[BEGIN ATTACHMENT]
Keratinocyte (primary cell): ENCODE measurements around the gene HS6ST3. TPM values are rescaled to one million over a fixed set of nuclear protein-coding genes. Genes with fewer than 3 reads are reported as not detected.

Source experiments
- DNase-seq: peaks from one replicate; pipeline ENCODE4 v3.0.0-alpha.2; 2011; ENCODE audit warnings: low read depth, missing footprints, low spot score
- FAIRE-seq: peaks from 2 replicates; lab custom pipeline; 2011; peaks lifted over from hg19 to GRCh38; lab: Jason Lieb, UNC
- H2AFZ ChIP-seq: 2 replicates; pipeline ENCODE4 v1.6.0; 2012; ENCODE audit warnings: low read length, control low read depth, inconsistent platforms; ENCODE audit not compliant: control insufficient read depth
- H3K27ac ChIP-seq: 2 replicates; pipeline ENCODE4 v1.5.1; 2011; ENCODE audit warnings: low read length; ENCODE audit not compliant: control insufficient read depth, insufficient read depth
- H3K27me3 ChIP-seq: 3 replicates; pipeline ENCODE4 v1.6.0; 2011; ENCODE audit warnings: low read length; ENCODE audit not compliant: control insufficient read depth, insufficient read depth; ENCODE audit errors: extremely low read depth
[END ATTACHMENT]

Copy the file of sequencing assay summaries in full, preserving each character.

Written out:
Keratinocyte (primary cell): ENCODE measurements around the gene HS6ST3. TPM values are rescaled to one million over a fixed set of nuclear protein-coding genes. Genes with fewer than 3 reads are reported as not detected.

Source experiments
- DNase-seq: peaks from one replicate; pipeline ENCODE4 v3.0.0-alpha.2; 2011; ENCODE audit warnings: low read depth, missing footprints, low spot score
- FAIRE-seq: peaks from 2 replicates; lab custom pipeline; 2011; peaks lifted over from hg19 to GRCh38; lab: Jason Lieb, UNC
- H2AFZ ChIP-seq: 2 replicates; pipeline ENCODE4 v1.6.0; 2012; ENCODE audit warnings: low read length, control low read depth, inconsistent platforms; ENCODE audit not compliant: control insufficient read depth
- H3K27ac ChIP-seq: 2 replicates; pipeline ENCODE4 v1.5.1; 2011; ENCODE audit warnings: low read length; ENCODE audit not compliant: control insufficient read depth, insufficient read depth
- H3K27me3 ChIP-seq: 3 replicates; pipeline ENCODE4 v1.6.0; 2011; ENCODE audit warnings: low read length; ENCODE audit not compliant: control insufficient read depth, insufficient read depth; ENCODE audit errors: extremely low read depth